recommendations to states for setting fish advisories." The guidelines
will continue to be used, he said."
- Kimberly Rawlings, a press officer for the FDA, said
the FDA was considering updating its guidelines. "We are clearly aware
of it and actively looking at the science to see whether the science dictates
that it needs to be changed," she said.
- The Environmental Working Group's study followed the
analytical methods of the EPA, said Jane Houlihan, the group's research
director. Each sample of farmed salmon, bought with its skin on, was cut
into smaller pieces, ground up 3 times and mixed to homogenize the meat.
A portion of the fish tissue was then extracted and analyzed for PCB's.
- 3 previous studies of farmed salmon found similarly high
levels of PCB's: a study conducted at the University of Surrey in England
of salmon bought in Scotland and Belgium and reported last year 
in the Journal Environmental Science and Technology, which is peer-reviewed;
a government study for the Food Safety Authority of Ireland, reported in
March 2002; and a study by Dr. Michael Easton of International EcoGenInc
in British Columbia, Canada, reported in 2002 in the journal Chemosphere,
- The Easton study, and the one from the Environmental
Working Group, found the level of PCB's in farmed salmon in the USA and
Canada 5 to 10 times higher than those in wild salmon. The average levels
of PCB's in wild salmon, according to the Environmental Working Group report,
are about 5 parts per billion (ppb); in farmed salmon, they are about 27
ppb, far below the FDA levels of 2000 ppb. EPA guidelines say that if a
person eats fish twice a week, it should contain no more than 4 to 6 ppb
- The Environmental Working Group, based in Washington
and financed by private foundations, used the seafood industry's fish consumption
data to report how many Americans regularly eat salmon. About 25 percent
of Americans eat salmon, they say; 23.1 million eat it more than once a
month, 1.3 million people eat it once a week, and 180 000 eat it more than
twice a week. From those figures, the organization conducted what it says
is the first cancer risk assessment of exposure to PCB's from farmed salmon.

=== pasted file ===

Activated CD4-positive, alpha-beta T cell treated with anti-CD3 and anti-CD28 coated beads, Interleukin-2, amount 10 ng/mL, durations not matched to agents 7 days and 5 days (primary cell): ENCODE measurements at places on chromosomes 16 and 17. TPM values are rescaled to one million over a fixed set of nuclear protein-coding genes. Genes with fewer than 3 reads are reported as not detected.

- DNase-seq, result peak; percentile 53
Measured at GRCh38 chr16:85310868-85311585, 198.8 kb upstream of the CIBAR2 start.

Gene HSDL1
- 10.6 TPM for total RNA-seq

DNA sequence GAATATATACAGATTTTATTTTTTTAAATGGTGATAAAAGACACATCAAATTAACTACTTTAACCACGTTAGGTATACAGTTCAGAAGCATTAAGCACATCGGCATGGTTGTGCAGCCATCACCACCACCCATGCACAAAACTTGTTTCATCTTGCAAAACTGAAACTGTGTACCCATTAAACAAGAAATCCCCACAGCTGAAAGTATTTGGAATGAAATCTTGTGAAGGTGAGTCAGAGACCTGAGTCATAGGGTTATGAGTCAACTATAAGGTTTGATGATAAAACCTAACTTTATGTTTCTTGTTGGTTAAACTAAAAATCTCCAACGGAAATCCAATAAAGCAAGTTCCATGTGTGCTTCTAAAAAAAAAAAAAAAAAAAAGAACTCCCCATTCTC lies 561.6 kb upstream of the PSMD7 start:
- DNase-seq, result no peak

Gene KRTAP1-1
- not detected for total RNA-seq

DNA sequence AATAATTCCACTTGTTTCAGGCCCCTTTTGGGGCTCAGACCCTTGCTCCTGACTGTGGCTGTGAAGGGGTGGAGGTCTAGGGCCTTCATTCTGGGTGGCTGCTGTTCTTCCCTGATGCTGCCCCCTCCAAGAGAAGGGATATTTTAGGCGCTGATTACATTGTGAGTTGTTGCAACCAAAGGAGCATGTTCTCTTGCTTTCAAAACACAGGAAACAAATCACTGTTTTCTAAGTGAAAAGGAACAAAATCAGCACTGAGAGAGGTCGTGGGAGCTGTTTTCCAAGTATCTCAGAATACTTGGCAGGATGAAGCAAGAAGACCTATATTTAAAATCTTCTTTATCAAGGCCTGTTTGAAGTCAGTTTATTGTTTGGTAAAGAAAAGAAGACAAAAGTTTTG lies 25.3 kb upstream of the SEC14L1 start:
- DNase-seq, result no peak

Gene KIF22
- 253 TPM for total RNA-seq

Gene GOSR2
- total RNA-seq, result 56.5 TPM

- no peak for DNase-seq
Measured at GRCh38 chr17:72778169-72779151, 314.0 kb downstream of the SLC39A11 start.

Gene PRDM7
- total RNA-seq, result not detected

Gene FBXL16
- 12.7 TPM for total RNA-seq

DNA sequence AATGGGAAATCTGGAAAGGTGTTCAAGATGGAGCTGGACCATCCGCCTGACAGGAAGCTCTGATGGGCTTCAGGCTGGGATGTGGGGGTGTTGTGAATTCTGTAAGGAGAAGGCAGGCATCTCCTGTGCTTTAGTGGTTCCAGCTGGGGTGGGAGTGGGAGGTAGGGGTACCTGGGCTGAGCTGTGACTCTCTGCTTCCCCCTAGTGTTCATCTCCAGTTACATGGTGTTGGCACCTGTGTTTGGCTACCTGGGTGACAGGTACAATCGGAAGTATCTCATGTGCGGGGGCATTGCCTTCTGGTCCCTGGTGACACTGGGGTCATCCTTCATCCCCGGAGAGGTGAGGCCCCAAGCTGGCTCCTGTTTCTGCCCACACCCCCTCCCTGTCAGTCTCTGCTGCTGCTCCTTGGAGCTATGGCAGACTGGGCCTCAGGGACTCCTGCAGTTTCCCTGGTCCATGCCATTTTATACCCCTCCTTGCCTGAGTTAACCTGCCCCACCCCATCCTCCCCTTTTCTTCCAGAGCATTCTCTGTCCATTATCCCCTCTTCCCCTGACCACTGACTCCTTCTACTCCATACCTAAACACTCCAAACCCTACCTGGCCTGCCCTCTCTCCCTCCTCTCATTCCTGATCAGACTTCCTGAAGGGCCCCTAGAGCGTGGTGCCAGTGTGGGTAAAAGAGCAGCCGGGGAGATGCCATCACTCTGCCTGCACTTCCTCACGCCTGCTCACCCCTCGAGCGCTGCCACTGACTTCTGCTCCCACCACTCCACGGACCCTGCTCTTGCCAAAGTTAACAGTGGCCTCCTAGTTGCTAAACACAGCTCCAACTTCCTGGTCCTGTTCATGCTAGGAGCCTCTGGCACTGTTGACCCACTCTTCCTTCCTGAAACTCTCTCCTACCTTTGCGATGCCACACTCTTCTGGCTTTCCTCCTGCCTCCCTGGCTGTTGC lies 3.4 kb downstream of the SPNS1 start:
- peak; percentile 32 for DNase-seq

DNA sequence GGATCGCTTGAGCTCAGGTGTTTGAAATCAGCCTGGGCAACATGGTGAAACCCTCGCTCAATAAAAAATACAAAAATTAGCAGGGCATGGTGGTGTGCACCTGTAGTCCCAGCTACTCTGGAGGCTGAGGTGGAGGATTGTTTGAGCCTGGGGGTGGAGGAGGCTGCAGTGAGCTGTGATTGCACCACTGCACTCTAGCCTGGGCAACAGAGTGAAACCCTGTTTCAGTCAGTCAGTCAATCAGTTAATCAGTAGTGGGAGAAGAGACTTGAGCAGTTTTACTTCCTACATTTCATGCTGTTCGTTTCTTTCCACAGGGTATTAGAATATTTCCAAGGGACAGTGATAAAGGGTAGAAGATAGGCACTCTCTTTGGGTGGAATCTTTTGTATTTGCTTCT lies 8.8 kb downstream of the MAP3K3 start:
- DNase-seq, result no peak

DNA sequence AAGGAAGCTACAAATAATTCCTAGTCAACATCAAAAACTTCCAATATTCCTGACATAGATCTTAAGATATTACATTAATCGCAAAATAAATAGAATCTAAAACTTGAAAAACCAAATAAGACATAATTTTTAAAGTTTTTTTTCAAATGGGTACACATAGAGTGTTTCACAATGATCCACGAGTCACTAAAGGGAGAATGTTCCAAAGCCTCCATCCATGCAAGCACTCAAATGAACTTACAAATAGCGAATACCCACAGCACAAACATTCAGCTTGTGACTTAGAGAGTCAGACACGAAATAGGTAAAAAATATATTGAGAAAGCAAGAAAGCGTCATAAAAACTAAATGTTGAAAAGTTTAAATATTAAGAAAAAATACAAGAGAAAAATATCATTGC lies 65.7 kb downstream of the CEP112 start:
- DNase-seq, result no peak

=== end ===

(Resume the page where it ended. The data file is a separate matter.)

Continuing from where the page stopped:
The assessment estimates that 800 000 people face an increased lifetime
cancer risk of more than one in 10 000 from eating farmed salmon, and 10.4
million people face an increased cancer risk exceeding one in 100 000.
- Previous studies have shown that PCB levels in farmed
salmon are higher than in wild salmon because of the fish meal they are
fed. The meal, made mostly from ground small fish, has high levels of fish
oil to fatten the salmon. PCB's concentrate in fats. An ounce of farmed
salmon has 52 percent more fat than an ounce of wild salmon, the Department
of Agriculture says. In June , the National Academy of Sciences called
for changes in fish farming and in human consumption to reduce exposure
- "When, and if, the FDA changes its limits, we will
be the first to comply," Mr. Trent said. "They haven't proven
this point to the FDA yet. If they had, they would change their standards."
- ProMED-mail <email@example.com>
- [The difference between the EPA regulations and those
of the FDA reflect the period when the guidelines were set. There have
been changes in science since the FDA guidelines were established. Furthermore,
there have been changes in the diet of Americans, which should also be
- However, a study of 10 samples from 5 countries is not
truly representative of the situation. This article also gives no indication
of how the samples were selected, which may introduce bias into this study.
It certainly raises some questions and points out the differences in the
regulated levels of the different agencies; but without more research,
the cause for alarm may be exaggerated. Mod.TG]
- Patricia A. Doyle, PhD Please visit my "Emerging
Diseases" message board at: http://www.clickitnews.com/ubbthreads/postlist.php?Cat=&Board=emergingdiseases
Zhan le Devlesa tai sastimasa Go with God and in Good Health